Facebook will kill it this quarter as Zuckerberg aims to show Wall Street who's boss, strategist says

  • Facebook stock is cheap and the embattled social media giant is about to beat first quarter earnings expectations, said veteran strategist David Seaburg.
  • Engagement is still going strong and ad buyers are still locked in, Seaburg told Power Lunch.
  • This is despite Facebook shares dropping more than 11 percent over the past month amid its recent data scandal.

It's a good time to buy Facebook stocks because it's cheap and the embattled social media giant is about to beat expectations when it reports first quarter earnings on April 25, veteran strategist David Seaburg told CNBC on Thursday.

"It's inexpensive for the earnings growth trajectory they have. We did a study today that showed engagement hasn't pulled back," Cowen's head of equity sales trading told Power Lunch. "The engagement factor is staying still. Ad buyers are locked in. I think the earnings are going to be good. I think it's a catalyst for the stock to go higher."

Seaburg added that strong earnings will be especially important to Facebook CEO Mark Zuckerberg, who spent Tuesday and Wednesday testifying on the company's recent data scandal on Capitol Hill.

"Zuckerberg — he's an arrogant guy. Let's just call it what it is," Seaburg said. "In my opinion, I think he wants to show the street something. I think he wants to put up a quarter that's incredibly incredibly polished and I think it's going to happen."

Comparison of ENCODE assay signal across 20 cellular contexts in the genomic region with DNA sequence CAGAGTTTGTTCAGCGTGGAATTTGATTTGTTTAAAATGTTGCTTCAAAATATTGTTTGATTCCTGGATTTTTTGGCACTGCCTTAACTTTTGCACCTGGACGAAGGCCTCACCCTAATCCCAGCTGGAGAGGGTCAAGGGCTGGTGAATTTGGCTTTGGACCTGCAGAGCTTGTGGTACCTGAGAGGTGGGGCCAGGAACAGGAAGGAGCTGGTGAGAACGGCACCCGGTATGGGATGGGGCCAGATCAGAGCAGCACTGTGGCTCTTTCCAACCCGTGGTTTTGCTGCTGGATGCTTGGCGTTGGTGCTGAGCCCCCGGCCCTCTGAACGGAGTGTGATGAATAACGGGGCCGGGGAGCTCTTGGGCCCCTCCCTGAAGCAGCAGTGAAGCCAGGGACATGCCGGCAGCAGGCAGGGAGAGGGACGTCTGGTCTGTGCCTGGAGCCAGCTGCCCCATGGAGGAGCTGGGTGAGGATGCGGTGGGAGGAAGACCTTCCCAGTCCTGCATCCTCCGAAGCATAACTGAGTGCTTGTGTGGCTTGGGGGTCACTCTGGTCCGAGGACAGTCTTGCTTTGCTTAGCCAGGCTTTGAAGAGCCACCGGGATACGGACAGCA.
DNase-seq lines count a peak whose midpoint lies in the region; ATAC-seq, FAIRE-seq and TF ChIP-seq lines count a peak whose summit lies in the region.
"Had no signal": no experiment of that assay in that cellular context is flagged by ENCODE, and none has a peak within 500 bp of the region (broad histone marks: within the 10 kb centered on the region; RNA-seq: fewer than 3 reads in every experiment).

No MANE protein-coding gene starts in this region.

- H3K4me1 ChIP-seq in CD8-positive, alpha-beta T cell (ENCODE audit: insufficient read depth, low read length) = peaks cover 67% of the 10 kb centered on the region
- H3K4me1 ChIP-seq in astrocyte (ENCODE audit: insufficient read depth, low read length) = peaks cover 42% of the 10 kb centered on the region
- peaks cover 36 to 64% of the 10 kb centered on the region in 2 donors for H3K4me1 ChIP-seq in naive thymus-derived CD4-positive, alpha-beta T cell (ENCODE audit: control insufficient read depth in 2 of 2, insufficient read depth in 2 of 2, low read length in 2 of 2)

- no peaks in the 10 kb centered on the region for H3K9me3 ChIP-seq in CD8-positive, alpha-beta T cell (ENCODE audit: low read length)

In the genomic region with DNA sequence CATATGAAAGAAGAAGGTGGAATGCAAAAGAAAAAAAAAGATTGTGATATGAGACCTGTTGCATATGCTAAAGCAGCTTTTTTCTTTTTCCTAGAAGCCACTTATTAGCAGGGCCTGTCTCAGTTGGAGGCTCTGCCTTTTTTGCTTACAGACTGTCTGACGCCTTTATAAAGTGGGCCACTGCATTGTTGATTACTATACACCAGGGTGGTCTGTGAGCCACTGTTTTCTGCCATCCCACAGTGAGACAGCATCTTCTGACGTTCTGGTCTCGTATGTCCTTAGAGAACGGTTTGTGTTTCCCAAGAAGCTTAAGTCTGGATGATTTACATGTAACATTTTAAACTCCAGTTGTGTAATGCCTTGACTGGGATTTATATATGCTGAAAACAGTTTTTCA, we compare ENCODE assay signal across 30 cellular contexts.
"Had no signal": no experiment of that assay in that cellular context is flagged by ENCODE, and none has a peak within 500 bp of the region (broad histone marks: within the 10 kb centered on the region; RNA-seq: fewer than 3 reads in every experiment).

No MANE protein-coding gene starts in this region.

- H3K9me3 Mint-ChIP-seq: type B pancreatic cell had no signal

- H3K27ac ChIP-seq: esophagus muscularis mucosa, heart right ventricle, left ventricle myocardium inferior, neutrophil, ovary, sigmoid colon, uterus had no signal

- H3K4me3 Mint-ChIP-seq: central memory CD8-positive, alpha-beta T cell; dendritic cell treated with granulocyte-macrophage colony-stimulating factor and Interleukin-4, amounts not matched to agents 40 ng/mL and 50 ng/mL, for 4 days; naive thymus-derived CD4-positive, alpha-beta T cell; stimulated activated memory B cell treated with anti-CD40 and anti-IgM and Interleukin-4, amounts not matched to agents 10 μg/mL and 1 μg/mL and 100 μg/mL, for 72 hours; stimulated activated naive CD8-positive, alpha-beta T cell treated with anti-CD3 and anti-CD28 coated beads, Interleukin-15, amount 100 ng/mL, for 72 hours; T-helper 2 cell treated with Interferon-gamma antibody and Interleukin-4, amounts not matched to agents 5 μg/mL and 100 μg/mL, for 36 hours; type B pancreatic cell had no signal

Facebook co-founder and CEO Mark Zuckerberg smiles at the conclusion of his testimony before the House Energy and Commerce Committee in the Rayburn House Office Building on Capitol Hill April 11, 2018, in Washington, DC.
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Facebook co-founder and CEO Mark Zuckerberg smiles at the conclusion of his testimony before the House Energy and Commerce Committee in the Rayburn House Office Building on Capitol Hill April 11, 2018, in Washington, DC.

Facebook shares, which closed at $163.87 on Thursday, have dropped more than 11 percent over the past month on news that a political research firm, Cambridge Analytica, was able to access the personal data of millions of Facebook users for political marketing. Facebook is still up more than 17 percent over the past year, however.

Zuckerberg has been under intense scrutiny, testifying to Congressional lawmakers about Facebook's privacy practices. He was grilled about Facebook's fundamental business model, the way it uses data and what kind of regulation may be appropriate.

Seaburg acknowledged that his studies show Facebook engagement has trended downward quarter-over-quarter since the beginning of 2017.

"You have to look at it more year-over-year," he said. "Take the cyclicality out of the equation. I will say to you the surveys we've done from an ad buyer perspective and the clients we're talking to — they're really waiting for this quarter's earnings to come out."